PORT TOWNSEND — It is the first day of school, and Julia Cochrane is up and moving early at her house at the foot of Umatilla Avenue.
An educational assistant at Blue Heron Middle School, she has to be out the door by 7:30 to stand crossing guard duty — an orange flag in one hand and a cup of coffee in the other — before putting in a long day in the classroom, helping students figure out the intricacies of math and science.
But first, she must deal with the logistics of getting four of the five teenagers in her house up and off to high school. Excluding her 16-year-old daughter, Nina, the students are the latest in a stream of young people she has opened her home to over the last 25 years, young people who, for one reason or another, have needed a place to stay before making the leap to adulthood.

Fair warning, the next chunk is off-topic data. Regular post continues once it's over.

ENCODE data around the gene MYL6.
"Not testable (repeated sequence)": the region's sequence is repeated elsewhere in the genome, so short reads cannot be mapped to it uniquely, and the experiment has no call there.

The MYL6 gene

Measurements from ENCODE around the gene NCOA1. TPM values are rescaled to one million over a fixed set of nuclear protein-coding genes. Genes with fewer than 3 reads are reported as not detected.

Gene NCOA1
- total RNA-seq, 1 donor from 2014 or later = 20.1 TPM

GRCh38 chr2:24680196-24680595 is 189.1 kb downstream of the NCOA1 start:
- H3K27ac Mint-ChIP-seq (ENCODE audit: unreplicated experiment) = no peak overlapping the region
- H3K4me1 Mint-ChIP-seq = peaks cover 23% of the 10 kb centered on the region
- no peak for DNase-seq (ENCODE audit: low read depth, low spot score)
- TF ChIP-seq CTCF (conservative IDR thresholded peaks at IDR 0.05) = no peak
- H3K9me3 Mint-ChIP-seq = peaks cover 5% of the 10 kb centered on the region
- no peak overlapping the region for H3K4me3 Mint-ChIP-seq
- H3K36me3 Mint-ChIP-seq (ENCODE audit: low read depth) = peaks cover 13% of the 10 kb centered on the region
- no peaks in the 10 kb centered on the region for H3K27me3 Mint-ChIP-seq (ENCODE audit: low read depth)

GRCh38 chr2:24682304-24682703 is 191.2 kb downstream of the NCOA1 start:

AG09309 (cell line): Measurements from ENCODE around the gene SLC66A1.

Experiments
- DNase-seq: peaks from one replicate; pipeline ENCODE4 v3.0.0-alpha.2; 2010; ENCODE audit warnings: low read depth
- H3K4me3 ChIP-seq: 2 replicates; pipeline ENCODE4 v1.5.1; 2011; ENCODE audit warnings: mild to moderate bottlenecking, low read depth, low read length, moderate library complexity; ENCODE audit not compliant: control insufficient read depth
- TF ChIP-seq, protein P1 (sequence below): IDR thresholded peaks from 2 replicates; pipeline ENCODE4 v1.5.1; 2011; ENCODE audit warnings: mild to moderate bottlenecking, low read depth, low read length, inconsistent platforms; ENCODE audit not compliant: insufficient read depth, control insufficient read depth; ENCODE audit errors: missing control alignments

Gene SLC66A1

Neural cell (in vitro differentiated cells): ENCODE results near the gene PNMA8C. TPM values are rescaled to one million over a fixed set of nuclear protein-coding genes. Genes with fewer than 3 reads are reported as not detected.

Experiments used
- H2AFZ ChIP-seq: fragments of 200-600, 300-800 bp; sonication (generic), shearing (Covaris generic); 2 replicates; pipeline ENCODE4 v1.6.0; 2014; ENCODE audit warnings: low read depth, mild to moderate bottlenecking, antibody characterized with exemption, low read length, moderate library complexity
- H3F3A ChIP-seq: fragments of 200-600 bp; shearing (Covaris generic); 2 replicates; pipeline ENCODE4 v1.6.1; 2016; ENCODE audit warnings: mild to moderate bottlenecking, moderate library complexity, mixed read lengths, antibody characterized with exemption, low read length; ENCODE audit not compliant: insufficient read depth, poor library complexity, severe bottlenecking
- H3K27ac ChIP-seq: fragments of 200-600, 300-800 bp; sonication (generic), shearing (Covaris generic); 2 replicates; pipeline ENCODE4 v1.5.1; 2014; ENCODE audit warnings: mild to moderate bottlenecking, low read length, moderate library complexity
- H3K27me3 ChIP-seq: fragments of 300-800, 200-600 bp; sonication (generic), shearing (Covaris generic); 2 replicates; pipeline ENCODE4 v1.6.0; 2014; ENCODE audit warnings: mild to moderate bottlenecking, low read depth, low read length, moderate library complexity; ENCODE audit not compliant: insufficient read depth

“I give them a firm platform to take off from,” Cochranee said. “They need some place to be a kid a little longer.”
Cochrane is an official co-parent, or custodial parent, for teenagers whose parents cannot provide them with a stable home or who, for other reasons, do not live with their parents.
—————The rest of the story appears in Tuesday’s Peninsula Daily News Jefferson County edition.